Plan for 25 houses north of Farmington’s Morea Road prompts neighbors to organize opposition

Farmington homeowners near the Bristol border are organizing to block a 25-home subdivision planned along Morea Road, and have begun raising money for a professional engineer to argue their case.

The “Save Morea Road” GoFundMe page has raised $1,270 as of Wednesday, and organizers want to drum up another $3,730.


Carrier Group LLC wants to build one-family houses on part of an 87-acre property that’s largely woodland and marsh. The tract is along Swamp Scott Brook and contains extensive wetlands.

“The proposed development will encroach on the wetlands, causing erosion, flooding, contamination, and loss of essential wildlife habitat,” warns the Save Morea Road campaign’s Facebook page.


But earlier this month, the inland wetlands commission approved Carrier’s plan.

“Although the proposed activities avoid wetlands, construction and disturbance within the 150-foot regulated area are significantly more extensive than is typically found to be acceptable,” the commission acknowledged. “Half of the houses are within the regulated area and the 25-foot buffer to wetlands is narrower than most approved projects.”

But the commission noted that Carrier proposed clustering homes in two parts of the land, leaving about 66 acres that it would deed to the town for open space preservation.

That would keep more than three-quarters of the entire property undeveloped, including all wetlands on the site as well as upland sections in the Scott Swamp Brook watershed, the commission said.

Carrier told the commission it would build two clusters of houses: One on the eastern end of its long property fronting Morea Road, and the other on the western end. To the north, a large block of land east of the Snowberry Lane subdivision would be given to the town.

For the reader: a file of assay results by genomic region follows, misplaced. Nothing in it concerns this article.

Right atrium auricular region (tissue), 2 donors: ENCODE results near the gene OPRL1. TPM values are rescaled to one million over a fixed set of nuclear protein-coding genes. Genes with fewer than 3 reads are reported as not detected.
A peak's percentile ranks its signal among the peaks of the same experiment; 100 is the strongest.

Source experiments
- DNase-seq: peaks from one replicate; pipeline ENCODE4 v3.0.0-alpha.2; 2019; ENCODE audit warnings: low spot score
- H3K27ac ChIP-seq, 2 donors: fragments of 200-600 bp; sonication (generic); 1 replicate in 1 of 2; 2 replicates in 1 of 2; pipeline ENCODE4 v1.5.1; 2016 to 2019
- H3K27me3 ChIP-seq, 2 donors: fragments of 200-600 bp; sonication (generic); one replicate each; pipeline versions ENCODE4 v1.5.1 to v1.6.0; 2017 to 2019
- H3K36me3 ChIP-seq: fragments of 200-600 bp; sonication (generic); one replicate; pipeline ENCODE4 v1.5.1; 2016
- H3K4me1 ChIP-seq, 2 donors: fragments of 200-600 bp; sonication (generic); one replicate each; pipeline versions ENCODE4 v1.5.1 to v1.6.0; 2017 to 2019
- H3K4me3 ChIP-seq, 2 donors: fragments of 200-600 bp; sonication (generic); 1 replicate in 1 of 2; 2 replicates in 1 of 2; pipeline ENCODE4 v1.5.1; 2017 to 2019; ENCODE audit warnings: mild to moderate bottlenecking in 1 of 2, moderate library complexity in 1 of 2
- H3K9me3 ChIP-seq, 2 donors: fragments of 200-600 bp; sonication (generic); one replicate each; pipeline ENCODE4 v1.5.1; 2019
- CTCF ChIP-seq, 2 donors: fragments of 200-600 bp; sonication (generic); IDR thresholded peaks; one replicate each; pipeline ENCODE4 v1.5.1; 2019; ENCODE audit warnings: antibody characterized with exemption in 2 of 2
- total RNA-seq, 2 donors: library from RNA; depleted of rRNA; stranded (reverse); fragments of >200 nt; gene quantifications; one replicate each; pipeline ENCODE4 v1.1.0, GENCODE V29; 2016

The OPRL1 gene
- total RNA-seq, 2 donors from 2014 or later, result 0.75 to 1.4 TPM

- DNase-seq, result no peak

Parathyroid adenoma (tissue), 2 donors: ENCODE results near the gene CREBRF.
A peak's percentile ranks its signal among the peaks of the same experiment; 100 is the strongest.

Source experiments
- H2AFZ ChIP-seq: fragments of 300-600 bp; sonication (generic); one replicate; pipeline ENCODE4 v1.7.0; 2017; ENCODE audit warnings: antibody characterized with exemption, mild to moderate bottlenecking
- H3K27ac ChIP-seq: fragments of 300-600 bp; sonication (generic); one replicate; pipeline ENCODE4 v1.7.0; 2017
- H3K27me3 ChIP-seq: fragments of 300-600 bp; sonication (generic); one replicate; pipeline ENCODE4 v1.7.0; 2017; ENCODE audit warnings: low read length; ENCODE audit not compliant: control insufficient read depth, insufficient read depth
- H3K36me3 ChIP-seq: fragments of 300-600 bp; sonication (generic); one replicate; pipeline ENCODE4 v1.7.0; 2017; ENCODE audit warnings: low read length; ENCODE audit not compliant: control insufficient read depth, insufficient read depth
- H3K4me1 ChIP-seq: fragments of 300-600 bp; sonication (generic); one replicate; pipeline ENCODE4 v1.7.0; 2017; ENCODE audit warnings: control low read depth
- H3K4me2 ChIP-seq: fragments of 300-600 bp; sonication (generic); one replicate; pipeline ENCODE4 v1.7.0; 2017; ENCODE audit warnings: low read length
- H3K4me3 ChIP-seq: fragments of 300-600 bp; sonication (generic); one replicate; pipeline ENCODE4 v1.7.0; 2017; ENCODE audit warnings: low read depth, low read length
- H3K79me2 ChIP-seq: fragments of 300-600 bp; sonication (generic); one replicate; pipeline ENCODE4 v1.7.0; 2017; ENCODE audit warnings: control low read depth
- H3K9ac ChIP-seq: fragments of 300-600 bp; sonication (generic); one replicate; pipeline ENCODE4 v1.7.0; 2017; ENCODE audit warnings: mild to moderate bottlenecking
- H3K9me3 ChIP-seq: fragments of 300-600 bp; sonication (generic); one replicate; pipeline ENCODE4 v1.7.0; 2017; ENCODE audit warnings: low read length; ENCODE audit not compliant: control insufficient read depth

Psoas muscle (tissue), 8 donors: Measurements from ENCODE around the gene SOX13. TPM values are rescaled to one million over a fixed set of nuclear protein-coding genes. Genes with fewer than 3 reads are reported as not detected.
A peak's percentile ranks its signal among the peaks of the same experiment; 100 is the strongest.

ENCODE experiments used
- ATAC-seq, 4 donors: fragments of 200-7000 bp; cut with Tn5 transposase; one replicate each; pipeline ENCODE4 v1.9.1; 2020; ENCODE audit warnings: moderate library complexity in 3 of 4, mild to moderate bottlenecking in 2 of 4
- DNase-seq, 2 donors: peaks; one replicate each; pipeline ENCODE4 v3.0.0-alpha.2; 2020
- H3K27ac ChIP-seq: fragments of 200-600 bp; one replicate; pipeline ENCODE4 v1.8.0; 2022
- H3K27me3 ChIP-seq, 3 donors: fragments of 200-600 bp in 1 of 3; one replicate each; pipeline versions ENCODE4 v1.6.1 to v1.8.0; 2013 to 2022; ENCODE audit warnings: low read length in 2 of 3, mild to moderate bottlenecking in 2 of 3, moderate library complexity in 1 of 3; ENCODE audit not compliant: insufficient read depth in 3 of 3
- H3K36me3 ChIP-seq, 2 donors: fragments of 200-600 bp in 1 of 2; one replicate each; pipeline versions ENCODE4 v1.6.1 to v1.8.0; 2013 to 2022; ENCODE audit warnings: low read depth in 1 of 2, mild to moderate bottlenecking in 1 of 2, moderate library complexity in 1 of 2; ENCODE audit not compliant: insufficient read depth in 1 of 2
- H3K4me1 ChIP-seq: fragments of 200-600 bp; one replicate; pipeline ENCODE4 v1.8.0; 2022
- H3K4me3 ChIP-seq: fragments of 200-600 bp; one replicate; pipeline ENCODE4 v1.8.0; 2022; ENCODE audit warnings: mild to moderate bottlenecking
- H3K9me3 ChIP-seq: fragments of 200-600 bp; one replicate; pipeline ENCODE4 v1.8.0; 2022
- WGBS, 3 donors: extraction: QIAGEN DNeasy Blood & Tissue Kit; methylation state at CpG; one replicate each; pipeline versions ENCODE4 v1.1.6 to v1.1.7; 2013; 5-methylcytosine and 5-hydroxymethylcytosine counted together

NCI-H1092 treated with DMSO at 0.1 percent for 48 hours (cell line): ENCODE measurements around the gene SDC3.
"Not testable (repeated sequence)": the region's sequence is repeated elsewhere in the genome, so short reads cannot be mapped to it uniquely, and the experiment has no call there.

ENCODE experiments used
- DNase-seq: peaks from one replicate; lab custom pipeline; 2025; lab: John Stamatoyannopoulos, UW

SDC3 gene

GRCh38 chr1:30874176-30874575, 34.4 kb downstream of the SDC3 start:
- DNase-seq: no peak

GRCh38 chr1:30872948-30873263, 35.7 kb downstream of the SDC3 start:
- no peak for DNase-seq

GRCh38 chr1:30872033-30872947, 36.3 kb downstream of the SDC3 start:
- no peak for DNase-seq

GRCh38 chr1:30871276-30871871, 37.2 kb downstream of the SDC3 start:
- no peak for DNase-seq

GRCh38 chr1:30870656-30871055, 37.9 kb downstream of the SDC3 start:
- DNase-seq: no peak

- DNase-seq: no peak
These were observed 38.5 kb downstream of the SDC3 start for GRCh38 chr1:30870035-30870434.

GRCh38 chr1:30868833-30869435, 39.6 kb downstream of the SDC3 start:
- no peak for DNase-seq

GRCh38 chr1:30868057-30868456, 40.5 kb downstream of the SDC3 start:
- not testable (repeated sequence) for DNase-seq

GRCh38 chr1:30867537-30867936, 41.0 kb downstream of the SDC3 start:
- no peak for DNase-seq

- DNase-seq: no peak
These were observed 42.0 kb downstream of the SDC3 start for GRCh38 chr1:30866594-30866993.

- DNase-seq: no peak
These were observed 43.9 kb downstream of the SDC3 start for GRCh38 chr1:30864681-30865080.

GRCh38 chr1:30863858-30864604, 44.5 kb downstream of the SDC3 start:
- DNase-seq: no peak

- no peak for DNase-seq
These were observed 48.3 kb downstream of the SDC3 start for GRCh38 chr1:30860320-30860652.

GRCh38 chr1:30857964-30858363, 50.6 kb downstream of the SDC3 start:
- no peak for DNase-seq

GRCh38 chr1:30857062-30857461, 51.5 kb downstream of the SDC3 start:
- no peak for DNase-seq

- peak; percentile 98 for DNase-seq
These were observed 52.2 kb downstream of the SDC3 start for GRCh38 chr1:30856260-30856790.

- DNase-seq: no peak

Most of the homes would be in the western cluster. Carrier plans a short street off Morea Road that would split into two cul de sacs, both lined by houses.

Carrier presented plans for erosion control and wildlife management at the commission’s May 18 hearing, but many residents still had doubts.

Shridhar Prabhu, a Snowberry Lane homeowner, said he was particularly concerned about animal species living on the site.

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“As a community that’s neighboring this wetlands, we are very conscious of several wildlife habitats,” Prabhu said.

He praised Carrier and its consultants for listing steps they’d take to prevent wetlands damage and to protect wildlife during construction, but said he still thought the commission should have more specific information about wetlands conservation.

Tom Daly, an engineer with SLR Consulting, emphasized that Carrier’s plan doesn’t including disturbing any wetlands. When questioned about how much of the 87-acre property would be cleared of trees and shrubs Daly replied that it would be no more than 15 to 20 acres.

Tall Timbers Drive resident Dan Cabree expressed concern that destroying wildlife habitats will send animals onto neighbors’ properties.

“There are a lot of things out there other than frogs and salamanders. There are bears and bobcats and things like that, and they’re going to have to go somewhere,” Cabree said.

Numerous residents complained of periodic flooding on and around Morea Road. Two Apache Run and Cobble Court homeowners questioned whether their basements or decks would be at risk of greater flooding, but Daly noted that their properties are at higher elevations than the development site.


The project still must go through the planning and zoning commission for approval.